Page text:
Anyone have any recommendations for aluminum siding on a mobile home?:beer:
"Rocks are good at being opaque, but they're even better at being old."
By the time you finish reading this post, that sentance will mean something that will help you make better paint color decisions for the rest of your life.
I'm presuming that this aluminum siding is already painted, so you'll be painting over paint, not over aluminum.
Personally, I am partial to oil based paints. I think they are simply better than latex paints because they form harder, stronger films and their film formation mechanism is bullet proof. It's hard to prevent an oil based paint from forming a proper film.
And, if it were me, I would go with a flat oil based paint simply because that saves you the work of sanding down the old paint for better adhesion of the new paint when it comes time to repaint. As long as you keep painting with flat paint, you maintain a "ready-to-paint" surface. That is, a flat paint doesn't need to be sanded to provide for good adhesion of the next coat cuz it's already rough.
And, I'm also partial to INORGANIC pigments, which are basically coloured rocks that have been pulverized into a fine powder and that powder used as a pigment to colour a can of paint. Artists like Da Vinci and Michaelangelo used pulverizing coloured rocks in their famous paintings like the Mona Lisa and the ceiling of the Sistine Chapel.
Paints get their colour from pigments only, wood stains get their colour from dyes only and there are also these things called exterior semi-transparent and opaque house "stains" that use both pigments (that stay on top of the wood and dyes that penetrate into the wood). Pigments can be broken down into two catagories; organic (which are made from chemicals in a laboratory) and inorganic (which are basically coloured rocks that have been pulverized into a fine powder.
And, both organic and inorganic pigments can be broken down into both natural and man made. For example, the natural inorganic pigment "Sienna" (which is a mustard yellow colour) gets it's name from the village of Sienna in Italy where the ground and rocks are mustard yellow in colour. The man made equivalent of "Sienna" is a pigment called "Yellow Oxide". Yellow oxide is chemically the same as Sienna, so it's properties are the same as Sienna, but because it's man made it can be produced in large volumes of consistant colour and particle size. And, because it's man made, it's availability and cost are not affected by political upheaval or natural disasters in the parts of the world that produce Sienna. So, the man made equivalents of inorganic pigments have the same properties as natural inorganic pigments, but they're more consistant in colour and particle size, and the supply is more reliable.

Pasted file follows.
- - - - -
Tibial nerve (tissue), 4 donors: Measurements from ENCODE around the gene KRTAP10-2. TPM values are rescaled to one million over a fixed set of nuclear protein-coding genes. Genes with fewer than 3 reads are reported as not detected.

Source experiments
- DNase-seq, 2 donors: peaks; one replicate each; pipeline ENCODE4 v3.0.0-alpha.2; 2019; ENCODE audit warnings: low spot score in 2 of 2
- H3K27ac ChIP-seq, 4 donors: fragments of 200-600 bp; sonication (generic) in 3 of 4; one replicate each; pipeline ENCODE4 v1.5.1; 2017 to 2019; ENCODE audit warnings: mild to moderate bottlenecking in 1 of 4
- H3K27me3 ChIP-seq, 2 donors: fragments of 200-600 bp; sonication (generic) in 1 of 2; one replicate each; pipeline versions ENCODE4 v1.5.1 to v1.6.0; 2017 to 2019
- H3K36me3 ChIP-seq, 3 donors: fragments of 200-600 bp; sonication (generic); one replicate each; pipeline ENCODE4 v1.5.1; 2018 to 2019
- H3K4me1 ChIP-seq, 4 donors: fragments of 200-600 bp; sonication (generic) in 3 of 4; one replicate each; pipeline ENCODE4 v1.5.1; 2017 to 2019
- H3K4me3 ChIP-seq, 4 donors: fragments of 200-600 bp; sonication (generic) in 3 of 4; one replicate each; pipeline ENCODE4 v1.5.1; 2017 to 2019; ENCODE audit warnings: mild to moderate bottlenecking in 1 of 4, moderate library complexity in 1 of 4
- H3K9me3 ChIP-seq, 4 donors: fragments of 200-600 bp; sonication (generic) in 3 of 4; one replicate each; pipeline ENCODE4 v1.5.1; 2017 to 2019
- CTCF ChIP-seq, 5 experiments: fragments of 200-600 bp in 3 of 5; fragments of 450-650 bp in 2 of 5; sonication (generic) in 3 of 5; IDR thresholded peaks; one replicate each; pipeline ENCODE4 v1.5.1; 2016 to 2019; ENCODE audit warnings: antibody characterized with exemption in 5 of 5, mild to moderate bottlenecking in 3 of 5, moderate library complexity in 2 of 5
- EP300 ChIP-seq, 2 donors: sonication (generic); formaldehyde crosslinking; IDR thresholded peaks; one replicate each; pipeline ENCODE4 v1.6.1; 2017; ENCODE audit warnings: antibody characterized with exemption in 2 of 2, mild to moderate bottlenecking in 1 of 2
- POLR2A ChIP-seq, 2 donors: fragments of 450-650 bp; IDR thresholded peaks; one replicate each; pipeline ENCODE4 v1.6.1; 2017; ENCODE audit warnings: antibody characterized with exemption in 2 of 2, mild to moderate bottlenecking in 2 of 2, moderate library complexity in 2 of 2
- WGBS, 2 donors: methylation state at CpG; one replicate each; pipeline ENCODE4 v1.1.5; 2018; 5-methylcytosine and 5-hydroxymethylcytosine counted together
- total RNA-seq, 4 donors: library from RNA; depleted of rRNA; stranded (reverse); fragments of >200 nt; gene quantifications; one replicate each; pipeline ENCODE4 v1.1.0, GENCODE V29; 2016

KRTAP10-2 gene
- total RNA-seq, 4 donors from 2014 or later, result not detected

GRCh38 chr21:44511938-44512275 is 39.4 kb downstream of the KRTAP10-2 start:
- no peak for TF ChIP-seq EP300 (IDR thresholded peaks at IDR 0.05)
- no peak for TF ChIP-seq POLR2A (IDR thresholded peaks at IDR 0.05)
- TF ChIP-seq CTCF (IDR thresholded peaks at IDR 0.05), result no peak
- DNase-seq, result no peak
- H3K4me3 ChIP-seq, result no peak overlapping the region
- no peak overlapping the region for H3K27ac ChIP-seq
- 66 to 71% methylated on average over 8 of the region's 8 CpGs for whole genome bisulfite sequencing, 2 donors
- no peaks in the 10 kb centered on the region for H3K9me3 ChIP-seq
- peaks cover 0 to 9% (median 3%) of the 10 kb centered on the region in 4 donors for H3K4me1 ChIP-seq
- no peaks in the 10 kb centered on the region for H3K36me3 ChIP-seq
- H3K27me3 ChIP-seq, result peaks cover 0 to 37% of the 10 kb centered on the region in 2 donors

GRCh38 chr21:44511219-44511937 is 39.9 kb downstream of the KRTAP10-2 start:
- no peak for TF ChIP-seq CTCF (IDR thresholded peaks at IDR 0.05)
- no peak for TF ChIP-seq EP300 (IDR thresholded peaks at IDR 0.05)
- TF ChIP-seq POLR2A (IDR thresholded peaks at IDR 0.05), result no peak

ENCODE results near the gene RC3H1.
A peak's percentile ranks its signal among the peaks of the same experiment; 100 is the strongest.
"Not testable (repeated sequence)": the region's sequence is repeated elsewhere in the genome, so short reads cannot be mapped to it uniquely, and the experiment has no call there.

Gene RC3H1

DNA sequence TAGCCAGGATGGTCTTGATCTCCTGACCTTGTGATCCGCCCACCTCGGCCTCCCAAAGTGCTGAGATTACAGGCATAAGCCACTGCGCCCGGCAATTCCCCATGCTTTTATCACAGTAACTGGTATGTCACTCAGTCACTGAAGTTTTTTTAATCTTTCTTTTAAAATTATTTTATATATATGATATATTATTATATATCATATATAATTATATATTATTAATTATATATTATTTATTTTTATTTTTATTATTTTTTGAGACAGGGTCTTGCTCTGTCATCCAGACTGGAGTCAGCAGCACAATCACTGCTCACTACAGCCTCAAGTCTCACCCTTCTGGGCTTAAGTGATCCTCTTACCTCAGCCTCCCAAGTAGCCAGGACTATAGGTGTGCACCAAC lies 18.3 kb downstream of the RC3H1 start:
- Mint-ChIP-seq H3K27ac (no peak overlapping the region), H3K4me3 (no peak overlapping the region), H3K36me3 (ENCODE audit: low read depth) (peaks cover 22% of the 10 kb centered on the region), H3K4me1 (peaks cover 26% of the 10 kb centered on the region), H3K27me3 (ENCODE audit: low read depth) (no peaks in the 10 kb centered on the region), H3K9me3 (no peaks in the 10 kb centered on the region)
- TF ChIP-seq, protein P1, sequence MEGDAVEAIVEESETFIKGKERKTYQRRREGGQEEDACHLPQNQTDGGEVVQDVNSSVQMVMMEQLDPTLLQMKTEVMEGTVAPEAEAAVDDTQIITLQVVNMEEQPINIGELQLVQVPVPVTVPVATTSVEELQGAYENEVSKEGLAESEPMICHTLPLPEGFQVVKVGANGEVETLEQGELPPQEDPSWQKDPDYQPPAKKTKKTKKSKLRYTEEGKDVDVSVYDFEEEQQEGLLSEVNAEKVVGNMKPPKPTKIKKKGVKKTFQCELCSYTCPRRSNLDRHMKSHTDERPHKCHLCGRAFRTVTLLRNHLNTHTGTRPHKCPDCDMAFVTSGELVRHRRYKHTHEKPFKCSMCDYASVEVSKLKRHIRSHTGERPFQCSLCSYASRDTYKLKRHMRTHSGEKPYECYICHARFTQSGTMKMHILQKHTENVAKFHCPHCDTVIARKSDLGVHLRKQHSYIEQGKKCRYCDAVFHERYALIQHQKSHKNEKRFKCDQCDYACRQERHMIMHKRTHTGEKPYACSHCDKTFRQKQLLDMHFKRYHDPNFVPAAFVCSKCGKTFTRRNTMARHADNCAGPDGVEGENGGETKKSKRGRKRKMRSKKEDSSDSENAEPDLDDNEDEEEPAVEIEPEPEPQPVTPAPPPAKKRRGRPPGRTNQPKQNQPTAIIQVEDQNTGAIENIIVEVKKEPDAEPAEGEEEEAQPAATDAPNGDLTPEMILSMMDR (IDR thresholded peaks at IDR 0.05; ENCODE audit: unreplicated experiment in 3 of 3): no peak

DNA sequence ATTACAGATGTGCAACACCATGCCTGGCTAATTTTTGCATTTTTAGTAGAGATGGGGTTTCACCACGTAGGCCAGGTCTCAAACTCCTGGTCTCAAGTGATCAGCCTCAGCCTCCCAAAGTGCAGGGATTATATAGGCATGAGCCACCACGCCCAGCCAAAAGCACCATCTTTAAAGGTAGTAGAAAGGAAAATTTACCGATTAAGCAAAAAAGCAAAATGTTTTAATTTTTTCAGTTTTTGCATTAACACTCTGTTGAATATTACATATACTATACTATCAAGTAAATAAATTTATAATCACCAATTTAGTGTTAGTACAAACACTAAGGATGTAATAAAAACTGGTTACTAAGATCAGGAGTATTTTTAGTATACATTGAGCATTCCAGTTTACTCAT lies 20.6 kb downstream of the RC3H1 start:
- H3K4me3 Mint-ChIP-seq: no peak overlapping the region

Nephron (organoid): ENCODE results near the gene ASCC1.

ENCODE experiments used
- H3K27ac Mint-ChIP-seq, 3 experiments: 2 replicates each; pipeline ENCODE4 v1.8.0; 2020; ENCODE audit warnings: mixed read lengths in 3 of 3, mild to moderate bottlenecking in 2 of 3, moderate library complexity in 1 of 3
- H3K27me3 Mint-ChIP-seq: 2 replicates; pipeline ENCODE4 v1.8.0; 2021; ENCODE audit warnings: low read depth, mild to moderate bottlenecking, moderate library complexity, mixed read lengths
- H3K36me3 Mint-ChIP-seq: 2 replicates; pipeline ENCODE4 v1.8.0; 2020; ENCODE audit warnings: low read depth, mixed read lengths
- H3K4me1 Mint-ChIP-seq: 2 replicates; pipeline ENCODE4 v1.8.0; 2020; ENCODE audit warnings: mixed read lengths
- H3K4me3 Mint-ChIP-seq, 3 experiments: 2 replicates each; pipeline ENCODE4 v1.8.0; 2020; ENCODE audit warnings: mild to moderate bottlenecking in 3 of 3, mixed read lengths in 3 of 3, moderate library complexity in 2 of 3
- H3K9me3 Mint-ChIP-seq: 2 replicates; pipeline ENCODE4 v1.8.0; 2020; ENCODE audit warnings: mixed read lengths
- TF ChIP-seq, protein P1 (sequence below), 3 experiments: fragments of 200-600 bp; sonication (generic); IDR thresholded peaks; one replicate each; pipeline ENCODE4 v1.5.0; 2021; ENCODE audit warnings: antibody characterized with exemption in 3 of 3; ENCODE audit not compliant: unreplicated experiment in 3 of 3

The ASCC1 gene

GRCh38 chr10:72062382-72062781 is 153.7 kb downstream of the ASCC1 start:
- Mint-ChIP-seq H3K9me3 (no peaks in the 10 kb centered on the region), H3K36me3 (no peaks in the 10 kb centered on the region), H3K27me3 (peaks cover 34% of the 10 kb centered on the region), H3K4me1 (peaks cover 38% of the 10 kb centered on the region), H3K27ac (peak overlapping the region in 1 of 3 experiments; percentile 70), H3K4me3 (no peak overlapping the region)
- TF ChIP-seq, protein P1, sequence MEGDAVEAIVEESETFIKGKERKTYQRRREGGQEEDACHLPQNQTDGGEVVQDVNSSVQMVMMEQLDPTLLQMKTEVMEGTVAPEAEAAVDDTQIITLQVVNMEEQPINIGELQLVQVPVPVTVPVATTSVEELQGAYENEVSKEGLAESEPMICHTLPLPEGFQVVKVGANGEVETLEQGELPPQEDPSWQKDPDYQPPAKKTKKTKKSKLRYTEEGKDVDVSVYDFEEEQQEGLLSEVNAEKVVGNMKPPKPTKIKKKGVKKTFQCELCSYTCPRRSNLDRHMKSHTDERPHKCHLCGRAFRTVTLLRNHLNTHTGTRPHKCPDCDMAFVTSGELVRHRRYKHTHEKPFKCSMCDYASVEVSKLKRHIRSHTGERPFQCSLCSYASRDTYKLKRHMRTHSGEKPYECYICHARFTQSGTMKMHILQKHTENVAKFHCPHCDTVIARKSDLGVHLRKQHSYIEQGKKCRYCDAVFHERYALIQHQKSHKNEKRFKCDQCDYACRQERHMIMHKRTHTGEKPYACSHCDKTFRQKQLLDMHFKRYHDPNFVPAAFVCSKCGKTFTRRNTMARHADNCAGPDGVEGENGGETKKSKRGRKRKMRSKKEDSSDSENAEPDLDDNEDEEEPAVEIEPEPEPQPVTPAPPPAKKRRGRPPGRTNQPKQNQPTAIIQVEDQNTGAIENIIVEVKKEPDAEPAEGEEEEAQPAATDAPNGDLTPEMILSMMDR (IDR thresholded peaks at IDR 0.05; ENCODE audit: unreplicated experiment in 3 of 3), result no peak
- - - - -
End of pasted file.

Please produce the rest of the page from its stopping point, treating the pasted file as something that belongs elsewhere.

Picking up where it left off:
So, the inorganic pigments used in modern house paints can be considered the man made equivalent of pulverized coloured rocks. Now think about this for a minute...
For a rock to be 300 million years old, it must be extremely chemically stable or it would have decomposed by now. In fact, a coloured rock is about the only thing I can think of that can sit outside in the Sun for hundreds of years, and NOT FADE. For that matter, the reason why the planet Mars is red is because of all the iron oxide (Fe2O3, or "rust") in the rocks there, and those rocks on Mars have been rust coloured for billions of years even without an atmosphere (to speak of) to protect them from the intense UV light from the Sun (which our atmosphere protects us from). Rocks are the undisputed intercontinental heavy weight champions when it comes to chemical stability.
Now, if you grind up some rocks from Sienna, Italy into a fine powder, and use that powder to make a mustard yellow paint, the chemical stability of the rock manifests itself in the unparalleled colourfastness of the paint. That paint won't fade from exposure to the Sun any more than the original rock would, and those rocks in Sienna have been the same colour since DaVince and Michaelangelo pulverized them into fine powders.
Also, rocks are pretty good at being opaque. So, if you pulverize an opaque rock into a fine powder, then the powder will have similar optical properties as the original rock. So, inorganic pigments tend to be more opaque than the organic pigments, and so paints that get their colour from inorganic pigments will have better hide than paints that get their colour from organic pigments.
But, which are the organic and inorganic pigments in the paint tinting machine? Well, ask the man at the paint store to show you the colourants in his paint tinting machine, and they'll be easy to spot.
The organic ones are the "colourwheel" colours. That is, your bright reds, yellows and blue are all organic. And, the green and orange (which you could make by mixing blue and yellow and red and yellow) are also organic. And, the magenta colourant will also be organic. Basically, any colour (other than black and white) you're likely to find in a comic book will be an organic pigment.